Electrify America announced Wednesday that it’s buying into enough solar to more than offset the energy the network delivers to EVs from its charging hardware.
With a virtual power purchase agreement (VPPA) formed with Terra-Gen, Electrify America is enabling a new 75-MW Mojave Desert solar facility that will allow its annual energy output to be boosted by 225,000 MWh.
Electrify America’s project is called Solar Glow 1 and targets a net-zero carbon footprint across the network, with claims that it will become the largest open EV fast-charging network in North America to enter into such a VPPA.
2022 Hyundai IONIQ 5 at Electrify America DC fast-charging station
EA is already backed by 100% renewable energy, it says, through the purchase of environmental certificates from existing power generation. But the agreement also commits to the goal of “additionality,” EA emphasizes—meaning that it would result in additional renewable energy generation, rather than purchasing from existing sources. With that, it’s purchasing and retiring environmental certificates over a 15-year period, to assure that its move won’t enable other polluters.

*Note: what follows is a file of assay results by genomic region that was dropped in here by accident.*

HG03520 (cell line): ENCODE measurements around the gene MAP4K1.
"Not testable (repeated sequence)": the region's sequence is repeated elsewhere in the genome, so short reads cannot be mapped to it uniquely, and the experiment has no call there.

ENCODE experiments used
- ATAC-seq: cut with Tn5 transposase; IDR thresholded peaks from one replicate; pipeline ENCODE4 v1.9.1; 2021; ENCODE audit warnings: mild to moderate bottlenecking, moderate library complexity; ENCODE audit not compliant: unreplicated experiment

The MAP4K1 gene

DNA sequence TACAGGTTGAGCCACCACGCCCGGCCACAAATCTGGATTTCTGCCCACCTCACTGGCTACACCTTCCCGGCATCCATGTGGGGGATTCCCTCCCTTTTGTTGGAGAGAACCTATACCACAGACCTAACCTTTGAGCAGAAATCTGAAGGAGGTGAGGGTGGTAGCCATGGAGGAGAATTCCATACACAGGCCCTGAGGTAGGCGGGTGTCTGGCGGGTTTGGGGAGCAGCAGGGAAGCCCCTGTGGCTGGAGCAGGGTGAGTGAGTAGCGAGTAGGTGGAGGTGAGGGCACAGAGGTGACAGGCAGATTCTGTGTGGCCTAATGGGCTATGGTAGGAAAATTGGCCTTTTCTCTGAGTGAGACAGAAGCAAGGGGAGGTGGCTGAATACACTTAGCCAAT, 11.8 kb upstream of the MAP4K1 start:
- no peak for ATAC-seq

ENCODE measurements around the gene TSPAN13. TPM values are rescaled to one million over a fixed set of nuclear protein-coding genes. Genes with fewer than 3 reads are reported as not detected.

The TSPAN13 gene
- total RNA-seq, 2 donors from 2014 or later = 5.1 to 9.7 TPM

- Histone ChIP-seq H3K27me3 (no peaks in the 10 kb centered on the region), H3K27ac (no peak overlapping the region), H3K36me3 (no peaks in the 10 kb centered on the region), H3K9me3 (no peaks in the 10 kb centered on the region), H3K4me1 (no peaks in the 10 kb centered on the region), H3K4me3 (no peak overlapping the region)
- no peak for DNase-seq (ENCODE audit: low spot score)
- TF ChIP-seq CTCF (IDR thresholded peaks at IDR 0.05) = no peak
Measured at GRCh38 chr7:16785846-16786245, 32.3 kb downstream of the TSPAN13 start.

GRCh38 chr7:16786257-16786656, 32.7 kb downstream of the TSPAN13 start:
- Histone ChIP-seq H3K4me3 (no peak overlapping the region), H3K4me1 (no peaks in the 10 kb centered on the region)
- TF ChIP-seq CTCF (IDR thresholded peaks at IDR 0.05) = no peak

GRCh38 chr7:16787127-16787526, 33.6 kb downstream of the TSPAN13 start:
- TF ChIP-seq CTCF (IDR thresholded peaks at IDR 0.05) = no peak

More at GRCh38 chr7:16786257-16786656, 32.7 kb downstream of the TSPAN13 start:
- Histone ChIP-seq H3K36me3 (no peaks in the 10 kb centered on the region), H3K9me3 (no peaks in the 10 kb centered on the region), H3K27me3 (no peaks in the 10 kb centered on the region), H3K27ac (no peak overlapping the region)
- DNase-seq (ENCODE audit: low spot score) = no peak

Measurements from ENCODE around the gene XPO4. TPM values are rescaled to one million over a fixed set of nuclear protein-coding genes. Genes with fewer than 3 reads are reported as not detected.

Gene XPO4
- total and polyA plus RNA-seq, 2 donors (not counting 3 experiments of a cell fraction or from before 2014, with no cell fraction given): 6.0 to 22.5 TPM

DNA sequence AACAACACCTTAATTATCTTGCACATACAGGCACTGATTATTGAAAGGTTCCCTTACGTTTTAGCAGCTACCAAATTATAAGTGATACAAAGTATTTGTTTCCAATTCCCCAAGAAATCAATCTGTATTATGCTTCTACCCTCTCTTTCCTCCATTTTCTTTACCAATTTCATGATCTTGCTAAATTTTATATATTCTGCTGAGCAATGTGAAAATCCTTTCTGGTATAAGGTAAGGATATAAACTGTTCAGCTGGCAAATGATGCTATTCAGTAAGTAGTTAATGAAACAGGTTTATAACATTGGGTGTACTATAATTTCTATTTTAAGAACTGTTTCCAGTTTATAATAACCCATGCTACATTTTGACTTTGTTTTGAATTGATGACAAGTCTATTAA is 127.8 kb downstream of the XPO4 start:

The network plans a groundbreaking for the project in late 2022, with a target operation date of summer 2023. In the meantime it’s also adding its support to the existing SEGS IX solar thermal plant in California’s San Bernardino County.
Electrify America upscale charging concepts
It’s also made moves to put the solar a little closer to customer interface points—with upscale “showcase stations” that will offer solar canopies plus customer lounges, vehicle showcases, and increased security.
EA remains owned by Volkswagen and was created in the wake of its diesel scandal, as part of a court-mandated settlement. It’s in its third of four cycles mapped out for a $2 billion investment over 10 years. Meanwhile VW has reportedly been seeking another major investor in the attempt to scale up.